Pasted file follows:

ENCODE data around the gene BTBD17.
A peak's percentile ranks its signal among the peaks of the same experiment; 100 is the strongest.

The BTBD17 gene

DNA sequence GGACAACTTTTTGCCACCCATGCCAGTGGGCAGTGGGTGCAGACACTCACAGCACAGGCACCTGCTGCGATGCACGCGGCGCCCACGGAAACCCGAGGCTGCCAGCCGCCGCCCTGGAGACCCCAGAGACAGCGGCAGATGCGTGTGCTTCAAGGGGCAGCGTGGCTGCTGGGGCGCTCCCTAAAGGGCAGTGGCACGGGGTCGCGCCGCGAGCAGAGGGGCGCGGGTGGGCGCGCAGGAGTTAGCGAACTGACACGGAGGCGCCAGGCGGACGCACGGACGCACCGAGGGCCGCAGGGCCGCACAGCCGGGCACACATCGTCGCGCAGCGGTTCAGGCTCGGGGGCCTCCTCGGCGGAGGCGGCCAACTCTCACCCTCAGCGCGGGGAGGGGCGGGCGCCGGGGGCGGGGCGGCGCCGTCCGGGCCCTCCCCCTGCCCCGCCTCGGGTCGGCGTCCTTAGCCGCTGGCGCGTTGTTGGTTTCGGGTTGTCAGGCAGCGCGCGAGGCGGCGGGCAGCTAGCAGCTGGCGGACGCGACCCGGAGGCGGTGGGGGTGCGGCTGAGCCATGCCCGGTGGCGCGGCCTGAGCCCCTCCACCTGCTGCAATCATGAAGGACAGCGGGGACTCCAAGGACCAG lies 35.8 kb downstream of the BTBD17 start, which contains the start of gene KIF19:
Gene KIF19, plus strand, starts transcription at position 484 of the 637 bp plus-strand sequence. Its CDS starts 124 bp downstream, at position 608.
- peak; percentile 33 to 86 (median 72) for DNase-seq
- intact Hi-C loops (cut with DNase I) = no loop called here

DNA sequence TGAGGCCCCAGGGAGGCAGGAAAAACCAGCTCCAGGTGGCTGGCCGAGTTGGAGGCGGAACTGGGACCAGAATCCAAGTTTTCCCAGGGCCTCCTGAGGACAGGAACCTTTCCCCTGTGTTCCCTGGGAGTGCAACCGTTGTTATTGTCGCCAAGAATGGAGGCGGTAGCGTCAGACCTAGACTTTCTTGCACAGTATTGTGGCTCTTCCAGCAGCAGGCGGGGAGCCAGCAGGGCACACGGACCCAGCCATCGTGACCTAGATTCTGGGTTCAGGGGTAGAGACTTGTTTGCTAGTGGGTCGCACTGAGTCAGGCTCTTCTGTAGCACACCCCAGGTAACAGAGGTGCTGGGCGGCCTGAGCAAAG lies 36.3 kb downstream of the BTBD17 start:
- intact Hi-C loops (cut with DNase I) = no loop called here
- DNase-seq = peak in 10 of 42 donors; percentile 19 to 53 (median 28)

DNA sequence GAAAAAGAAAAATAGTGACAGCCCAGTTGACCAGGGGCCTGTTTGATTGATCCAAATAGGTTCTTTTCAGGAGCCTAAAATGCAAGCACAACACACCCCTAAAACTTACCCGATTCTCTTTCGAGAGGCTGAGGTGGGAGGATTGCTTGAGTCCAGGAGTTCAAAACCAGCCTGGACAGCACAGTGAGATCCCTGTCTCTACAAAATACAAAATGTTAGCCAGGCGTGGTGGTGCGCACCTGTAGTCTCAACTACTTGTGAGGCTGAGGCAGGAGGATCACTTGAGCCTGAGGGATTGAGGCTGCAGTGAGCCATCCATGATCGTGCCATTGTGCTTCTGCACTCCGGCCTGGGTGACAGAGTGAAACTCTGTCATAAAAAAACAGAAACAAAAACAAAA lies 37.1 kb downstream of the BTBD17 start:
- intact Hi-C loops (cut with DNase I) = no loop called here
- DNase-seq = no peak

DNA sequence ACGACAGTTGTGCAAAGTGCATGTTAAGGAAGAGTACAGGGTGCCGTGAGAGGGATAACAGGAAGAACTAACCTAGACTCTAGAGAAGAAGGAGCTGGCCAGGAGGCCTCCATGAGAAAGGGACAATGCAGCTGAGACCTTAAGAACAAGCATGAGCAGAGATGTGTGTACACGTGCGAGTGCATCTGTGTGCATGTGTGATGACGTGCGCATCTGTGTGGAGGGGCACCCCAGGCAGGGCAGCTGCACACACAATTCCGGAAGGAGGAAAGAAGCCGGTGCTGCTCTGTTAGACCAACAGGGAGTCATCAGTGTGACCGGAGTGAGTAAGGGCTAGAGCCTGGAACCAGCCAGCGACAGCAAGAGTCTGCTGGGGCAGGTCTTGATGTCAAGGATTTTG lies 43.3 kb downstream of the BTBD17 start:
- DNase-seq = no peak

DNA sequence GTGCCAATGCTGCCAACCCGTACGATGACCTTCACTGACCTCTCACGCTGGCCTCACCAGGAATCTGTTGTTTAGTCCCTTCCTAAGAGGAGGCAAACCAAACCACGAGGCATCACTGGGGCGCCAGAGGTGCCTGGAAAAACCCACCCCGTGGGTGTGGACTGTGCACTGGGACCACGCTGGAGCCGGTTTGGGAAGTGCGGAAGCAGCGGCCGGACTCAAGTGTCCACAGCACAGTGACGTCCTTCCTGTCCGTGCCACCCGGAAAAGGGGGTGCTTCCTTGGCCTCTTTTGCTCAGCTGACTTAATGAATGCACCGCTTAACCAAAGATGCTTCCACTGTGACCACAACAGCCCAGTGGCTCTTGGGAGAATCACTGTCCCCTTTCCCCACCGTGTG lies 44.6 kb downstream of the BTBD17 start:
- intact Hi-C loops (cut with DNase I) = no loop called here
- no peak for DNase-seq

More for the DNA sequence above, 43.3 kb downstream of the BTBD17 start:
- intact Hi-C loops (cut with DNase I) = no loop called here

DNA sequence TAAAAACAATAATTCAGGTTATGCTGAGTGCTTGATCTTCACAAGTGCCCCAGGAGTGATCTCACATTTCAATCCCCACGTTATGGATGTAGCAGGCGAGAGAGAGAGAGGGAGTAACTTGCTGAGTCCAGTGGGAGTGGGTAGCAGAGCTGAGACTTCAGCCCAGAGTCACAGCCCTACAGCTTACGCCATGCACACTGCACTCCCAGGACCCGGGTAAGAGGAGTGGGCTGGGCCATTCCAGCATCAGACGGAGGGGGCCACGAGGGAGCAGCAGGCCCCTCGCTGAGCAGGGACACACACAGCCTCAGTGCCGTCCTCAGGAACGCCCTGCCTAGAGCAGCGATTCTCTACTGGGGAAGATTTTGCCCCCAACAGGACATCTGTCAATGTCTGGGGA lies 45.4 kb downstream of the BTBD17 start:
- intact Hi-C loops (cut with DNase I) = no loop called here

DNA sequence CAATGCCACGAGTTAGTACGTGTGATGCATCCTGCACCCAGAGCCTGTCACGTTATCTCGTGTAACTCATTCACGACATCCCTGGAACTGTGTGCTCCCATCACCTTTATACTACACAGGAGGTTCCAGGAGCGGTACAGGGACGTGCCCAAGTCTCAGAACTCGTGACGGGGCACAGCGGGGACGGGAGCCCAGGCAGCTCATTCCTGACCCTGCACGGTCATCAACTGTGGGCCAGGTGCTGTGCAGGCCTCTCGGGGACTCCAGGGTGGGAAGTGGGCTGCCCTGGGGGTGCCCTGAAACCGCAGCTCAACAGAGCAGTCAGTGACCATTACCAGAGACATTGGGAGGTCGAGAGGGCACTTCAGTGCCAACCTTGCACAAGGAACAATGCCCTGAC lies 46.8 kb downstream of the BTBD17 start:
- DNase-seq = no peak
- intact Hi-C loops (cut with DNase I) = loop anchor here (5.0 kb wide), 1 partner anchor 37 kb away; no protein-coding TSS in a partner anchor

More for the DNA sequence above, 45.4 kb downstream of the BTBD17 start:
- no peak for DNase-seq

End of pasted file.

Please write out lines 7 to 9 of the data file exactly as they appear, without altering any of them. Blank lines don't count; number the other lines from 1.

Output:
- intact Hi-C loops (cut with DNase I) = no loop called here

DNA sequence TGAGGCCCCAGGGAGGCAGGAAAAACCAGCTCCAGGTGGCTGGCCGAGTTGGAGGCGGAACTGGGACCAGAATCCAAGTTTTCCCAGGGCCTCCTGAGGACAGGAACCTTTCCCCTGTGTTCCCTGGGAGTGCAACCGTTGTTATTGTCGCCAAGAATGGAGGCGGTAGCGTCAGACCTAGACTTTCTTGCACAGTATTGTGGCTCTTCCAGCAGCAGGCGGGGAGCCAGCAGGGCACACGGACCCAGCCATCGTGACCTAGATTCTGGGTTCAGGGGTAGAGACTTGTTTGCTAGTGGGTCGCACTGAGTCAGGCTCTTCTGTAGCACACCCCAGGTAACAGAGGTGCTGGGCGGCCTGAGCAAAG lies 36.3 kb downstream of the BTBD17 start:
- intact Hi-C loops (cut with DNase I) = no loop called here